With the overwhelming majority of the state’s distressed homes classified as pre-foreclosures, investors seeking attractive profit margins should take a trip to their local courthouse; there, they’ll be able to look up the contact information of each home that is currently behind on payments.

Knowing where to find distressed homes is one thing, but knowing what to do with them is an entirely different topic. Once investors locate and secure viable deals, they need to know what the next step is, which begs the question: Which exit strategies are working the best for Massachusetts real estate investors? What should local real estate investors do with these assets once they acquire them? After all, there are several options to consider.

The Massachusetts real estate market is firing on all cylinders, which bodes well for investors across the entire state. With demand persisting in the face of historical appreciation, rehabbing and wholesaling each remain viable options. However, today’s high acquisition costs may detract from profit margins. As a result, investors in Massachusetts should pay special considerations to the rental market. A cash-flowing rental portfolio is entirely capable of offsetting today’s higher prices with rental income for years.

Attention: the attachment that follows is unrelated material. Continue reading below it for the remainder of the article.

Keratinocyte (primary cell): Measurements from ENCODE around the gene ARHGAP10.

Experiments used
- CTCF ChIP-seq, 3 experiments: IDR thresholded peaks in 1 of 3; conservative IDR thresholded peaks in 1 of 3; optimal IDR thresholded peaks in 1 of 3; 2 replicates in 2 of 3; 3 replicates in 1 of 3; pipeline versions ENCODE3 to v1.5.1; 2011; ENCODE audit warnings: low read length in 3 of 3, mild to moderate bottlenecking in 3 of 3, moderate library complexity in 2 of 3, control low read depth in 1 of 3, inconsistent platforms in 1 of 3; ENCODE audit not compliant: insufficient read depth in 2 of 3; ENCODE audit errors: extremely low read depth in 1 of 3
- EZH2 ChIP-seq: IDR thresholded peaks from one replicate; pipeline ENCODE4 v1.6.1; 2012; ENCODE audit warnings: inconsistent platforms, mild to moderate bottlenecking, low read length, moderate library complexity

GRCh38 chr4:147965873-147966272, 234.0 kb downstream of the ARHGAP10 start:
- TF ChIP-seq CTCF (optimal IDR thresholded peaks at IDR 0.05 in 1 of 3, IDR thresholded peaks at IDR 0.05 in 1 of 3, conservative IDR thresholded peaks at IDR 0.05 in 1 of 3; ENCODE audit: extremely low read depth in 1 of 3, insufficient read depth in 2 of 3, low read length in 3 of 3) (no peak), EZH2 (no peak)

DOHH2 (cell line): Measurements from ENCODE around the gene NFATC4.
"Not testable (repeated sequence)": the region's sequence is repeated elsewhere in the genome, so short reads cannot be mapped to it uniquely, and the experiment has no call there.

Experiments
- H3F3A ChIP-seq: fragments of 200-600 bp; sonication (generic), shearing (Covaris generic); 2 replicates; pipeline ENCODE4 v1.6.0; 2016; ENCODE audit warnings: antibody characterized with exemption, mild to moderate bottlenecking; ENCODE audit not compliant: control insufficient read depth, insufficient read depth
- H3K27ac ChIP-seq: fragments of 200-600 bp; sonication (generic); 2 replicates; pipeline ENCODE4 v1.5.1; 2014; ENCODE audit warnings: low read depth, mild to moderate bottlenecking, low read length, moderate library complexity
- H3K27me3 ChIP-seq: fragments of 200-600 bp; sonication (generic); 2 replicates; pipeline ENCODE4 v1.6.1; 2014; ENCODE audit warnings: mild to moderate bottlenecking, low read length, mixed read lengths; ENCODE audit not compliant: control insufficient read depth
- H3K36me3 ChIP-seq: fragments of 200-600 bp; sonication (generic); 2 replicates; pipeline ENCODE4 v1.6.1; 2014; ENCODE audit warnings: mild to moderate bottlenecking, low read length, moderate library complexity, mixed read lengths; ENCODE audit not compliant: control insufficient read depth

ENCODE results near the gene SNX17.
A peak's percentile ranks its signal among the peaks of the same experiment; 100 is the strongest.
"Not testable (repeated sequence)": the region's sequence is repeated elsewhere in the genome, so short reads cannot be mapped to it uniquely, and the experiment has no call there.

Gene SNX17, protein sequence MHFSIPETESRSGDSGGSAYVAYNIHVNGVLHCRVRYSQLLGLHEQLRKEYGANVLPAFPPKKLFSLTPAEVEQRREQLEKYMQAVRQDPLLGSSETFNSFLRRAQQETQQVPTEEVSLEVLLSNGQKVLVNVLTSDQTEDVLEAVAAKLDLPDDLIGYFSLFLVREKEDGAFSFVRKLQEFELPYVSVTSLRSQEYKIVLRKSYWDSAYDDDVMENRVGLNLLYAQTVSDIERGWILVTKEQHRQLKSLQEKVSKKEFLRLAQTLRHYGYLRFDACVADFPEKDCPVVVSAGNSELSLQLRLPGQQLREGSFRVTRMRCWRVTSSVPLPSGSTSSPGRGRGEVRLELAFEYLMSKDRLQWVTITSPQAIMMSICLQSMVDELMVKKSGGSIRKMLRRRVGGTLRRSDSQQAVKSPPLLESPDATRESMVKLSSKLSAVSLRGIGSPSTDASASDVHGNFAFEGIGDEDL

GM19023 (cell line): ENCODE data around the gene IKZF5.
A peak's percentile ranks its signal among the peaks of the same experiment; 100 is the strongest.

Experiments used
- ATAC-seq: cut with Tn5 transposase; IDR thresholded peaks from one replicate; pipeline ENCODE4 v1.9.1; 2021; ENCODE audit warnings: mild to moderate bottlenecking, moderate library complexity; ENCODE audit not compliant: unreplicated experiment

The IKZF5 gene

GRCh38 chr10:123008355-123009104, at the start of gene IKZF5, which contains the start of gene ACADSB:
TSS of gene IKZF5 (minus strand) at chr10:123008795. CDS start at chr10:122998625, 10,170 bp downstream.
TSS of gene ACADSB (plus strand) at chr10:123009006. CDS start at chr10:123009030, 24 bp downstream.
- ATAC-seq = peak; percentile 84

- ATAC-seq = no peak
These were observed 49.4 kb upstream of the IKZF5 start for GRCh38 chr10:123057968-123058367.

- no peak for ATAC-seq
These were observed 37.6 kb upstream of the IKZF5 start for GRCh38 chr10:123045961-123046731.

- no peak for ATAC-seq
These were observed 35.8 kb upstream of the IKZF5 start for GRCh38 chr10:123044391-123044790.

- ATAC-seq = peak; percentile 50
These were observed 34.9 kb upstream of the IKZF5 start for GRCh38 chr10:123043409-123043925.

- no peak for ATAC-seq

Massachusetts Housing Market Predictions

Real estate in Massachusetts has followed the same trends as the rest of the country. However, there’s no guarantee it will continue to do so for the foreseeable future. Therefore, instead of assuming the Massachusetts real estate market will continue to follow national trends, it’s better to take a more local approach and listen to what the market is saying. Let’s take a look at what is most likely to happen in the Massachusetts real estate market sooner rather than later: